Dermo-optical perception[edit]

In the early 20th century, Joaquin María Argamasilla, known as the "Spaniard with X-ray Eyes," claimed to be able to read handwriting or numbers on dice through closed metal boxes. Argamasilla managed to fool Gustav Geley and Charles Richet into believing he had genuine psychic powers.[12] In 1924 he was exposed by Harry Houdini as a fraud. Argamasilla peeked through his simple blindfold and lifted up the edge of the box so he could look inside it without others noticing.[13]

Science writer Martin Gardner has written that the ignorance of blindfold deception methods has been widespread in investigations into objects at remote locations from persons who claim to possess second sight. Gardner documented various conjuring techniques psychics such as Rosa Kuleshova, Lina Anderson and Nina Kulagina have used to peek from their blindfolds to deceive investigators into believing they used second sight.[14]

See also[edit]


  1. ^

    The term da-shealladh (pronounced "dah-haloo"), often translated as "second sight", literally means "two sights". It refers to the ability to see apparitions of both the living and the dead. The taibshear (pronounced "tysher") is the seer who specializes in observing the energy double (taibhs). A dream or vision is a bruadar ("broo-e-tar"). The bruadaraiche ("broo-e-taracher") is more than a dreamer in the common sense; he or she is the kind of dreamer who can see into the past or the future.[4]

  2. ^

    Phantasms of the Living was criticized by a number of scholars when it appeared, one ground for the attack being the lack of written testimony regarding the apparitions composed shortly after they had been seen. In many instances several years had elapsed between the occurrence and a report of it being made to the investigators from the SPR.[7]


  1. ^ "Wordnetweb". 
  2. ^ "online dictionary". Merriam-Webster. 
  3. ^ Wikisource-logo.svg Chisholm, Hugh, ed. (1911). "Second Sight". Encyclopædia Britannica. 24 (11th ed.). Cambridge University Press. p. 570.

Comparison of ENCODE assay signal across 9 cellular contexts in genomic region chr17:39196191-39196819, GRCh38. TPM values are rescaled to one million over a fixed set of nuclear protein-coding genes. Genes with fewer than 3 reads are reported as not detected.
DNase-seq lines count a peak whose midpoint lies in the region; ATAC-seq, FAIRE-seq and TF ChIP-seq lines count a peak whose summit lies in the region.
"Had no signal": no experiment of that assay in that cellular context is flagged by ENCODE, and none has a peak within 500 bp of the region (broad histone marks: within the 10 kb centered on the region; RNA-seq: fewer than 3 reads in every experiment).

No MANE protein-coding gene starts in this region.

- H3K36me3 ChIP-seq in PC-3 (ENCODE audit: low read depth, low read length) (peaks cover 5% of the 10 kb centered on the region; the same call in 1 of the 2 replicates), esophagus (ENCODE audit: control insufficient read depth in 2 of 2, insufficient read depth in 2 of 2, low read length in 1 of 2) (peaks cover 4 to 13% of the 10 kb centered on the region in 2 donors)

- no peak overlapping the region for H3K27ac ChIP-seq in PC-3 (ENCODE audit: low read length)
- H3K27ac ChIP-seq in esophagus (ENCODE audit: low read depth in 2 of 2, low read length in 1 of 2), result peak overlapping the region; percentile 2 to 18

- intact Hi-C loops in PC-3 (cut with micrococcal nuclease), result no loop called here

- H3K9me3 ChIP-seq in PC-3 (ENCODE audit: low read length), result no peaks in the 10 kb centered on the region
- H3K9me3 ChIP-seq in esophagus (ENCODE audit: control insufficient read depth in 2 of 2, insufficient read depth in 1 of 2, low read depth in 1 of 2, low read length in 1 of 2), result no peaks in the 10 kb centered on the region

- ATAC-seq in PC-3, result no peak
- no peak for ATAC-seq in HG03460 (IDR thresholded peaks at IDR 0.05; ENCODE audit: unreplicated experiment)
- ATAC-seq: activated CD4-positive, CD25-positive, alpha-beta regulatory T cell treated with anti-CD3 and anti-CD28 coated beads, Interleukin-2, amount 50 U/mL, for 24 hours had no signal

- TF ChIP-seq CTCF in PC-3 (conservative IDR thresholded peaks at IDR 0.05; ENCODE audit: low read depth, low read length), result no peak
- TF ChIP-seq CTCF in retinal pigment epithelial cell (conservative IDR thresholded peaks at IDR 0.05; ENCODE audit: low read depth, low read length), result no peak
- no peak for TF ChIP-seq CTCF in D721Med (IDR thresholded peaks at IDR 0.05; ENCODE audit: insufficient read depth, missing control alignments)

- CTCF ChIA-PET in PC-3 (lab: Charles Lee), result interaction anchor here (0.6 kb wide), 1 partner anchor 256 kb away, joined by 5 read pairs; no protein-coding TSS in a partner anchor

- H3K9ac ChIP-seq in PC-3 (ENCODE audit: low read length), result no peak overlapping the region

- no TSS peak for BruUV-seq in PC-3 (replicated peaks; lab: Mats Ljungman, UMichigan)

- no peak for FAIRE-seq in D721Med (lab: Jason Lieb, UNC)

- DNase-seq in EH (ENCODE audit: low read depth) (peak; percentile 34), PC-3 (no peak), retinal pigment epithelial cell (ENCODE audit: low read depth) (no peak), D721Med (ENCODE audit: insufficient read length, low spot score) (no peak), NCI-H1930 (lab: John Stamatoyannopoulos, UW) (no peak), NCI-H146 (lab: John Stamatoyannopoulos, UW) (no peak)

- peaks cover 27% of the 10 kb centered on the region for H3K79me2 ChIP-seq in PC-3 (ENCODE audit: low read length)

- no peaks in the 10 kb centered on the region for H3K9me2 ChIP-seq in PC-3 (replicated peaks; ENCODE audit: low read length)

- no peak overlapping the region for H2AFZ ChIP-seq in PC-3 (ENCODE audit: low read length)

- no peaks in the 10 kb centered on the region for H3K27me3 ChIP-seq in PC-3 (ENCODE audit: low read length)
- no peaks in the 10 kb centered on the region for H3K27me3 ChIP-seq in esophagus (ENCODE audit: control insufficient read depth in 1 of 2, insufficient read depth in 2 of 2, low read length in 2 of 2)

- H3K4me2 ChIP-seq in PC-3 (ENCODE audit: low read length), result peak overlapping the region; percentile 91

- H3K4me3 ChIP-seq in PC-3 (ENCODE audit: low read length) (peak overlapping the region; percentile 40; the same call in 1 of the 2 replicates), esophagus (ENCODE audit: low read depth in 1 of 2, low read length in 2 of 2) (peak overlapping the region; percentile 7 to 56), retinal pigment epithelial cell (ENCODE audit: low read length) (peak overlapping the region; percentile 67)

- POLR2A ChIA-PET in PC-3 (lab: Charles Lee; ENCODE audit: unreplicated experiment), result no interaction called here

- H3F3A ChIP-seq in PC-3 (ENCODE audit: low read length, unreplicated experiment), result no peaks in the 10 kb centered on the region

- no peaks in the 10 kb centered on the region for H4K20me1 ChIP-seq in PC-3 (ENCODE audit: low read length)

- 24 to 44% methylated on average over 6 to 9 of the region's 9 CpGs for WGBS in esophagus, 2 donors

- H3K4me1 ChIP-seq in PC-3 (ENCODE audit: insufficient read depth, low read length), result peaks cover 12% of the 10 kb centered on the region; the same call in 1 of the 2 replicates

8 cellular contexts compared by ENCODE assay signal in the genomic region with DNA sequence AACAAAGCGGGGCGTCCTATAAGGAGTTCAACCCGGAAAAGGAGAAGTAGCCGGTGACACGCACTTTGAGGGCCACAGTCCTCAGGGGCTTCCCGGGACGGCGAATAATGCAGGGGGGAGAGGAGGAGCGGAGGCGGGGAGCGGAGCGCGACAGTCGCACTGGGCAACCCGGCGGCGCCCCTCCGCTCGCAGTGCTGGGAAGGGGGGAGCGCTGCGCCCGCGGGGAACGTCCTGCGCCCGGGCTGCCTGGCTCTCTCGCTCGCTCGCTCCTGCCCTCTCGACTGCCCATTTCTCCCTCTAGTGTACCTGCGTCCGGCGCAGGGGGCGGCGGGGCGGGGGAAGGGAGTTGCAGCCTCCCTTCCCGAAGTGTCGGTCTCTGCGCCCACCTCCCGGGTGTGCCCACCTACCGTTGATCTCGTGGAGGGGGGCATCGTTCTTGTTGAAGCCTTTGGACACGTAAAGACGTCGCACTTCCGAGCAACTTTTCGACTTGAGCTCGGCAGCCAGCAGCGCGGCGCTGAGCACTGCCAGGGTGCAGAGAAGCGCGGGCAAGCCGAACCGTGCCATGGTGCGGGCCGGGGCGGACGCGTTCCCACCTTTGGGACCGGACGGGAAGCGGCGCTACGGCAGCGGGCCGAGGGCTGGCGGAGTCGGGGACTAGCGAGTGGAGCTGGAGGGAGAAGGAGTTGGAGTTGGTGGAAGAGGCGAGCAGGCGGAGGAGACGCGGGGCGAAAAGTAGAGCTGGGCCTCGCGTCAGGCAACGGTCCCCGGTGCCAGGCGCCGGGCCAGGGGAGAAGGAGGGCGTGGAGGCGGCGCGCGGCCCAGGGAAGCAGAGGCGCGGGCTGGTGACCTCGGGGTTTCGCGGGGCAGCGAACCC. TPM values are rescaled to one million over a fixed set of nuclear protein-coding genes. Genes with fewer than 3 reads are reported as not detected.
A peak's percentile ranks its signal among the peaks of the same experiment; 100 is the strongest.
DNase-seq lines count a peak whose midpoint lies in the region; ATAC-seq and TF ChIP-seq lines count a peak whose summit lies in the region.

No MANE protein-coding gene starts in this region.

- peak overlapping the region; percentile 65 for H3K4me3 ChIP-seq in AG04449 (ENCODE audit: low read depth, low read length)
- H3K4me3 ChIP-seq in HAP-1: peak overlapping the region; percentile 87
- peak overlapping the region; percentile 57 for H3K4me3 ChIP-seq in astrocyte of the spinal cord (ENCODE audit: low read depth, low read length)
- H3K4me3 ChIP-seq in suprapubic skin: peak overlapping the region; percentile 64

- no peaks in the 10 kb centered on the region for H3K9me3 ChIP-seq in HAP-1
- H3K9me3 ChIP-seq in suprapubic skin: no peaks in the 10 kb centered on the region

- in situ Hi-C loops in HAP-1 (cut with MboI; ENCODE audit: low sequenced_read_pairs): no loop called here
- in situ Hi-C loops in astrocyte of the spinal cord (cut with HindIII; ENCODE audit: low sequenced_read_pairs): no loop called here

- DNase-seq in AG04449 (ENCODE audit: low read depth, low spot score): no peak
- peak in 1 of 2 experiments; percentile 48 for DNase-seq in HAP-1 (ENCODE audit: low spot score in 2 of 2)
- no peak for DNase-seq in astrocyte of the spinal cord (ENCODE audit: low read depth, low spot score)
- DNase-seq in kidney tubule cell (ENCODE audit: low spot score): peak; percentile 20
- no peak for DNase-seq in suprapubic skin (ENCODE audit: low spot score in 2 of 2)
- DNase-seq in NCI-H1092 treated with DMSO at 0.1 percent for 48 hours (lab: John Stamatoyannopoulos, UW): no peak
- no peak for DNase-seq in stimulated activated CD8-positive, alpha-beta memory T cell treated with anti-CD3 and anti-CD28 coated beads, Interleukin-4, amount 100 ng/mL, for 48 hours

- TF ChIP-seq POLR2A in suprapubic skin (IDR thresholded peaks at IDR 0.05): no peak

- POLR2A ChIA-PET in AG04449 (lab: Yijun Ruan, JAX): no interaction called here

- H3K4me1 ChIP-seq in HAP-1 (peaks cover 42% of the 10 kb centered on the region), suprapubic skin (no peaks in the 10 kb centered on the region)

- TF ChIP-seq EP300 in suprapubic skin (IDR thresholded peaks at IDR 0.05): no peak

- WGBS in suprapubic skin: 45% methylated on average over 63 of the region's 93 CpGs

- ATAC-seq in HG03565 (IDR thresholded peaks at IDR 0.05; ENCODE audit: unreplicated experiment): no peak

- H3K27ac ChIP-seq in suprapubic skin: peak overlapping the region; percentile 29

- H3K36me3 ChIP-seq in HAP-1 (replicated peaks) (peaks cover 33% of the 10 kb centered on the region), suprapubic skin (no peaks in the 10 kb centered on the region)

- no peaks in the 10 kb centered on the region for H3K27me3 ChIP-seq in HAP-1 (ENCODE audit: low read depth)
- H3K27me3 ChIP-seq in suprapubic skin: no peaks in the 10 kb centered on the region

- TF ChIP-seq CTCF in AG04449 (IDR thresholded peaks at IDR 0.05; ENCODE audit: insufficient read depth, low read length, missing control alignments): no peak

4. ^ Moss, Robert (2015). "Scottish dreaming: an ancestral call". Beliefnet, Inc. Retrieved March 27, 2016. 
  5. ^ Regal, Brian (2009). Pseudoscience: A Critical Encyclopedia. Greenwood. p. 169. ISBN 978-0-313-35507-3. 
  6. ^ Gurney, E.; Myers, F. W. H.; Podmore, F. (1886). Phantasms of the Living. I and II. London: Trubner. 
  7. ^ Douglas, Alfred (1982). Extra-Sensory Powers: A Century of Psychical Research. Overlook Press. p. 76. 
  8. ^ Parish, Edmund (1897). Hallucinations and Illusions. A Study of the Fallacies of Perception. London: Walter Scott. p. 104. 
  9. ^ Peirce, Charles Sanders (1958). Collected Papers of Charles Sanders Peirce. 4. Harvard University Press. p. 360. 
  10. ^ Innes, Alexander Taylor (1887). "Where Are the Letters? A Cross-Examination of Certain Phantasms". Nineteenth Century. 22: 174–194. 
  11. ^ William James. Science, Vol. 9, No. 205 (Jan. 7, 1887), pp. 18-20
  12. ^ Polidoro, Massimo (2001). Final Séance: The Strange Friendship Between Houdini and Conan Doyle. Prometheus Books. pp. 171–172. ISBN 978-1591020868. 
  13. ^ Joe Nickell. (2007). Adventures in Paranormal Investigation. The University Press of Kentucky. p. 215. ISBN 978-0813124674
  14. ^ Gardner, Martin (2003). Are Universes Thicker Than Blackberries?. W. W. Norton & Company. pp. 225–243. ISBN 978-0393325720.